New NBA All-Star Game Format Lives Up To Hype As Team Lebron Defeats Team Giannis 157-155

Written by on February 17, 2020

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Two years ago, the NBA decided to change the All-Star Game format. No longer would the best players from the East be going up against the best players from the West. Instead, the top vote leaders from each conference would draft a team and play against each other. If you recall, I liked the idea at the time and still stand by it.

This year, the NBA decided to change the way the entire game was played, not only in honor of the late Kobe Bryant, but to hopefully bring back the competitiveness that the All-Star Game has lacked for what feels like the last decade. 

The rules were that each team would pick a charity in the Chicago area to donate to. After the first and second quarters, the score would reset back to 0-0. Whoever won each quarter would guarantee that their charity would receive $100,000. 

For the fourth quarter, there would be no game clock. Instead, there would be a “target score”, calculated by taking the total score of the team that was winning the game at the end of the third and adding 24 points in memory of Bryant. The first team to get to that score would win the game. For example, if the winning team had 100 total points at the end of the third quarter, then the target score would be set at 124, and the team that scored 124 points first would win the game.

On my show, I questioned this format. I did not think Bryant would appreciate the format as it felt like a joke to me, and Bryant always played the All-Star Game as hard as anybody.

Boy was I wrong, especially when it came to the fourth quarter.

For the first three quarters, it was your typical NBA All-Star Game replayed for the 69th time. Team Lebron got off to a hot start, shooting 9-15 from the 3-point line, including Finals MVP Kawhi Leonard hitting six of the nine, to give Team Lebron a 12 point edge going into the second.

Then in the second, “The Greek Freak” Giannis Antetokounmpo scored 16, and his team caught fire, taking Team Lebron to the woodshed, outscoring them 51-30 to take a nine point lead into half. This all happened with little to no defense and a lot of alley-oops. 

The third quarter finished with a 41-41 tie, meaning that the $100,000 would roll into the fourth. However, the story of the third was that both teams with under 20 seconds left took timeouts to try to gain the lead to win the quarter. That sequence showed that the teams cared.

Then we got to the fourth, and it was nothing but a good ol’ fashion basketball game ladies and gentleman. There were fouls galore, players complaining, fans getting excited, benches getting hyped, challenges, drama and everything in between. It felt like a regular season game.

In the closing moments, Team Lebron had the lead 156-155, meaning the All-Star Game could end on a walkoff free throw, an unthinkable event. With a little bit under 10 seconds on the shot clock Lebron James would toss the ball into the post to his Laker teammate Anthony Davis. Davis’ arm was grabbed by Raptors guard Kyle Lowry, who was playing aggressive defense all night, including taking a charge in the fourth. Nick Nurse and Team Giannis would unsuccessfully challenge the call.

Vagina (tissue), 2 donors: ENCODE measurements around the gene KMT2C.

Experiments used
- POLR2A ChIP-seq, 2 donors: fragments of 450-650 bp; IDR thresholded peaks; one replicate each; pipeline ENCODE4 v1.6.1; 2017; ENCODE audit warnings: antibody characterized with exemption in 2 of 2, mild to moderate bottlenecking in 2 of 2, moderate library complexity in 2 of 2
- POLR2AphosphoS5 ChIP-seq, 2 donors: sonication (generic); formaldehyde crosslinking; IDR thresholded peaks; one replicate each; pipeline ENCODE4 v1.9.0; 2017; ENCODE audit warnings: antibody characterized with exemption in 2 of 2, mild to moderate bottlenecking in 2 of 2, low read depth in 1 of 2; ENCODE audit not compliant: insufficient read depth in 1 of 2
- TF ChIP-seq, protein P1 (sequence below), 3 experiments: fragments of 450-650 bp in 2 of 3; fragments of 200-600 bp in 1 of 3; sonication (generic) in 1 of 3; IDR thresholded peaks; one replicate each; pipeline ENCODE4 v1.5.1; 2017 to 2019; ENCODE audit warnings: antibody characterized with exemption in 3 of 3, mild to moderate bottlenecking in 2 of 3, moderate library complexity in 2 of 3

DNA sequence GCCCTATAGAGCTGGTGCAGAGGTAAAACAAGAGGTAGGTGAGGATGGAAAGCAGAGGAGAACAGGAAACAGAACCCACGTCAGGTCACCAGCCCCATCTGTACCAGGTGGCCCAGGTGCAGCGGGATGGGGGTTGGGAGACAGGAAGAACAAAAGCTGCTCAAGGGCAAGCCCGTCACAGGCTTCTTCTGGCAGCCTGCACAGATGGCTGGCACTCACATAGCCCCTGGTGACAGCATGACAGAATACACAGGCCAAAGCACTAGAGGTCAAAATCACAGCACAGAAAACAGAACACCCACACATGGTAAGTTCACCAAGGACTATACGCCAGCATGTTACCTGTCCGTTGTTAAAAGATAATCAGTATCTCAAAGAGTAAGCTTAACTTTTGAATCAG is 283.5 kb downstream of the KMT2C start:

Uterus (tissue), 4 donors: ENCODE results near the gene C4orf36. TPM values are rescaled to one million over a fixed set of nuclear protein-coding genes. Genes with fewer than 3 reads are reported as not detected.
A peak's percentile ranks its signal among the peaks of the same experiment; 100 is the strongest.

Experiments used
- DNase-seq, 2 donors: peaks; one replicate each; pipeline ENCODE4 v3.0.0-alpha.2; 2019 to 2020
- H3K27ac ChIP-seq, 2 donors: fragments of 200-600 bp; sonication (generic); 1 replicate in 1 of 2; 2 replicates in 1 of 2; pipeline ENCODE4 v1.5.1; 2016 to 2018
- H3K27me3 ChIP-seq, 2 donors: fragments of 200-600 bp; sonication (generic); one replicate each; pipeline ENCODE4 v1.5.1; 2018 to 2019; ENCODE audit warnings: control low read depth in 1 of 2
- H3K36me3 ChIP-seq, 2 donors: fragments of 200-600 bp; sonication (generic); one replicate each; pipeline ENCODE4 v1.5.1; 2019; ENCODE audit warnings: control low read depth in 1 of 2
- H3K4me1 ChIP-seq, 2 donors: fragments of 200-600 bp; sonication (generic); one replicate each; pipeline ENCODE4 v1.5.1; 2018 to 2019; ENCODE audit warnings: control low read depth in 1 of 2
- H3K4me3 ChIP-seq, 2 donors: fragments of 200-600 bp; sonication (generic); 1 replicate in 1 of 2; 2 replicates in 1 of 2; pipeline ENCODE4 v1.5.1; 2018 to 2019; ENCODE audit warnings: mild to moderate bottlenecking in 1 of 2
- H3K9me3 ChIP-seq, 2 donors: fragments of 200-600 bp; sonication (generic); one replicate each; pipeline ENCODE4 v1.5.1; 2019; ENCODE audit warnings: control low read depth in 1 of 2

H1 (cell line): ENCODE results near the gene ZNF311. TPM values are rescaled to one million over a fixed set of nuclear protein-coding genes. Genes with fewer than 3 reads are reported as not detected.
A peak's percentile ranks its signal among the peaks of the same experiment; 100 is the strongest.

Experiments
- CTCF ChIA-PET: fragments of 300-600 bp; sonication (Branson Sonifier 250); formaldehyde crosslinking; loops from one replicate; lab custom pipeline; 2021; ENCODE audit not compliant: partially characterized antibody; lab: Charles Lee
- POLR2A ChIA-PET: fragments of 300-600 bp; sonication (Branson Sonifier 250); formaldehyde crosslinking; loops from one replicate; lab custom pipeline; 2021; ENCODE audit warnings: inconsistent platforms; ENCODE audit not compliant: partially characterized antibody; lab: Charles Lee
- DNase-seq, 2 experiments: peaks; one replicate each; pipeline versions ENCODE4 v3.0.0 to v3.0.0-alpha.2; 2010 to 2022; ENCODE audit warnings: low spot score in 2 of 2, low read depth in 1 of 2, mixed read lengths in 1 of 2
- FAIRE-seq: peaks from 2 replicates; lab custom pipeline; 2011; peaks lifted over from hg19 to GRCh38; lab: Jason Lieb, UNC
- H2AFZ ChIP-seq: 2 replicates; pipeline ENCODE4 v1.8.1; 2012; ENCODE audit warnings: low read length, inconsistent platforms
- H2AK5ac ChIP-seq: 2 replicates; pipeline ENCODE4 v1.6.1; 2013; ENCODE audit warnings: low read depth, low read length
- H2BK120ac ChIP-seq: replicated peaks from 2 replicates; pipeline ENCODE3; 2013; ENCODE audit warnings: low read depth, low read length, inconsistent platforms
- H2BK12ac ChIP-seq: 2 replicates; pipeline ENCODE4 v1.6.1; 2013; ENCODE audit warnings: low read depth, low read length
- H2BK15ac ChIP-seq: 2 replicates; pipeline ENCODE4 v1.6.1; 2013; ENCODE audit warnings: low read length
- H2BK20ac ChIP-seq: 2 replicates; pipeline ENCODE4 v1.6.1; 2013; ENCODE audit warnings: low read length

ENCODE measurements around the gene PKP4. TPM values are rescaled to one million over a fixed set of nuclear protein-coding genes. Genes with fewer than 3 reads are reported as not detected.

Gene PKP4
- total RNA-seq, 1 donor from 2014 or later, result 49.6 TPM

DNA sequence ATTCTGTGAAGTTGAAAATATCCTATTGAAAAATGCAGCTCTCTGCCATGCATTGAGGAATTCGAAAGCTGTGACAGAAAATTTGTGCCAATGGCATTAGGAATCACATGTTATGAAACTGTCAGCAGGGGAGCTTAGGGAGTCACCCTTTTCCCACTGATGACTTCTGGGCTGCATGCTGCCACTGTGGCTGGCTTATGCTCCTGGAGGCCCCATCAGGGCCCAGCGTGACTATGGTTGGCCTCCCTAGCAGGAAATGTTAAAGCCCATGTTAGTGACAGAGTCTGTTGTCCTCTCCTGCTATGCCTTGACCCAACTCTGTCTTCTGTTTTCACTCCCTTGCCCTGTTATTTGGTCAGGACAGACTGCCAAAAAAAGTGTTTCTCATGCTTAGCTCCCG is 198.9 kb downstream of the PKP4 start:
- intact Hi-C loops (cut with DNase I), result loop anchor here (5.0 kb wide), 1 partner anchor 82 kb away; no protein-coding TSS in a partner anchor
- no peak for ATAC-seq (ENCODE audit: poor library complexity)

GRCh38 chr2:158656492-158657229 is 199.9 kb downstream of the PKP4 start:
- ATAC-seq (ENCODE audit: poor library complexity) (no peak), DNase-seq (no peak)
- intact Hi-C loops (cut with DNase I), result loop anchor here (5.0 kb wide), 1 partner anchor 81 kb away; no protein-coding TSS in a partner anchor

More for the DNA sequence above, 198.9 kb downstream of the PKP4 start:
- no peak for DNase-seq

Davis, a 84% free throw shooter this season, would go to the line and miss the first free throw, giving Team Giannis a slim chance of hope. Davis would nail the second, clinch the game for Team Lebron and give me and NBA fans everywhere a chance to breathe after a intense fina period. 

The All-Star Game MVP Award, now named the Kobe Bryant MVP Award, was given to a man who idolized Bryant growing up in nearby Southern California: Leonard, who after his six 3-pointers in the first, finished with eight 3’s and 30 overall points. 

Before the game, the NBA did an amazing tribute to Bryant and late Commissioner David Stern. During the game, Team Lebron wore No. 2 to honor Bryant’s daughter Gianna while Team Giannis wore No. 24 to honor Bryant himself. Both teams wore patches in memory of all the people that passed away on that horrific day of Jan. 26.

As stated above, I questioned the format going into this year’s game. I did not think the format was going to solve the All-Star Game, nor did I think Bryant would like the style. I’m glad I was wrong. Even if it was only for one quarter, that was one heck of a quarter to sit and enjoy. 

Going forward, I hope the 2020 NBA All-Star Game sets a precedent for future All-Star Games, and I hope that one day, the game returns back to its glory days. Sunday was a good start, but there’s still a lot of business left to take care of.

Brandon Lewis is the Web Director for Black Squirrel Radio. Follow him on Twitter @brandonlewis_7. Tune in to his show, “Brandon’s World” every Wednesday from 12 p.m. – 2 p.m. on and follow his show Twitter @real_bworld.


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